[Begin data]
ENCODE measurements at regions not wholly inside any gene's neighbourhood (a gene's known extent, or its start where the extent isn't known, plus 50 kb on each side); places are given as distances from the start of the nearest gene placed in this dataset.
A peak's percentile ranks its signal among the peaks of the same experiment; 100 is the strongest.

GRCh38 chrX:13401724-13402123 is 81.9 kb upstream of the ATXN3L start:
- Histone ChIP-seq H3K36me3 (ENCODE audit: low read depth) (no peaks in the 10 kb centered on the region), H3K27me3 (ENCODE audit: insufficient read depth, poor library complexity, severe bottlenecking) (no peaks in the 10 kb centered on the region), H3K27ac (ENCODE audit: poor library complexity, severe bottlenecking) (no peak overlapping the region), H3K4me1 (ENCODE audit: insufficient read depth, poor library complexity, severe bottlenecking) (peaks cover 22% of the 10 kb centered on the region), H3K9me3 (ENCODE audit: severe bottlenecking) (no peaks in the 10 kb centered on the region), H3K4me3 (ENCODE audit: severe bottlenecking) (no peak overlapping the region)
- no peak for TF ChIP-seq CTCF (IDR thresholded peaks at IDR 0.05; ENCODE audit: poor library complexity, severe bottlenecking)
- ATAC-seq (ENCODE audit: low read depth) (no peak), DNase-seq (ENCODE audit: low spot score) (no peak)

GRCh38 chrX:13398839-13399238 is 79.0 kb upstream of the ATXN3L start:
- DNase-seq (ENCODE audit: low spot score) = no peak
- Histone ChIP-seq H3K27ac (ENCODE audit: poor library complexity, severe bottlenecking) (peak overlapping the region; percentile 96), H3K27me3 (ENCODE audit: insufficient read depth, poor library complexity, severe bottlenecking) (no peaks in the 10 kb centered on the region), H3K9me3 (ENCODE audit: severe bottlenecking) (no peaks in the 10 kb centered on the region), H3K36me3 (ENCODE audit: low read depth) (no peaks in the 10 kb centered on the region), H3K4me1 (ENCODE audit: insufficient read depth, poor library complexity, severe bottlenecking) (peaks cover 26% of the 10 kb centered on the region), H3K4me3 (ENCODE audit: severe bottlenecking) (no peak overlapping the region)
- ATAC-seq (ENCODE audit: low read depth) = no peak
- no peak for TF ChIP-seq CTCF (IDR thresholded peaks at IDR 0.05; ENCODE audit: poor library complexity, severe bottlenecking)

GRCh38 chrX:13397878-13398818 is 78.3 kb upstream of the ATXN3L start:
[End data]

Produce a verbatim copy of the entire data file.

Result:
ENCODE measurements at regions not wholly inside any gene's neighbourhood (a gene's known extent, or its start where the extent isn't known, plus 50 kb on each side); places are given as distances from the start of the nearest gene placed in this dataset.
A peak's percentile ranks its signal among the peaks of the same experiment; 100 is the strongest.

GRCh38 chrX:13401724-13402123 is 81.9 kb upstream of the ATXN3L start:
- Histone ChIP-seq H3K36me3 (ENCODE audit: low read depth) (no peaks in the 10 kb centered on the region), H3K27me3 (ENCODE audit: insufficient read depth, poor library complexity, severe bottlenecking) (no peaks in the 10 kb centered on the region), H3K27ac (ENCODE audit: poor library complexity, severe bottlenecking) (no peak overlapping the region), H3K4me1 (ENCODE audit: insufficient read depth, poor library complexity, severe bottlenecking) (peaks cover 22% of the 10 kb centered on the region), H3K9me3 (ENCODE audit: severe bottlenecking) (no peaks in the 10 kb centered on the region), H3K4me3 (ENCODE audit: severe bottlenecking) (no peak overlapping the region)
- no peak for TF ChIP-seq CTCF (IDR thresholded peaks at IDR 0.05; ENCODE audit: poor library complexity, severe bottlenecking)
- ATAC-seq (ENCODE audit: low read depth) (no peak), DNase-seq (ENCODE audit: low spot score) (no peak)

GRCh38 chrX:13398839-13399238 is 79.0 kb upstream of the ATXN3L start:
- DNase-seq (ENCODE audit: low spot score) = no peak
- Histone ChIP-seq H3K27ac (ENCODE audit: poor library complexity, severe bottlenecking) (peak overlapping the region; percentile 96), H3K27me3 (ENCODE audit: insufficient read depth, poor library complexity, severe bottlenecking) (no peaks in the 10 kb centered on the region), H3K9me3 (ENCODE audit: severe bottlenecking) (no peaks in the 10 kb centered on the region), H3K36me3 (ENCODE audit: low read depth) (no peaks in the 10 kb centered on the region), H3K4me1 (ENCODE audit: insufficient read depth, poor library complexity, severe bottlenecking) (peaks cover 26% of the 10 kb centered on the region), H3K4me3 (ENCODE audit: severe bottlenecking) (no peak overlapping the region)
- ATAC-seq (ENCODE audit: low read depth) = no peak
- no peak for TF ChIP-seq CTCF (IDR thresholded peaks at IDR 0.05; ENCODE audit: poor library complexity, severe bottlenecking)

GRCh38 chrX:13397878-13398818 is 78.3 kb upstream of the ATXN3L start: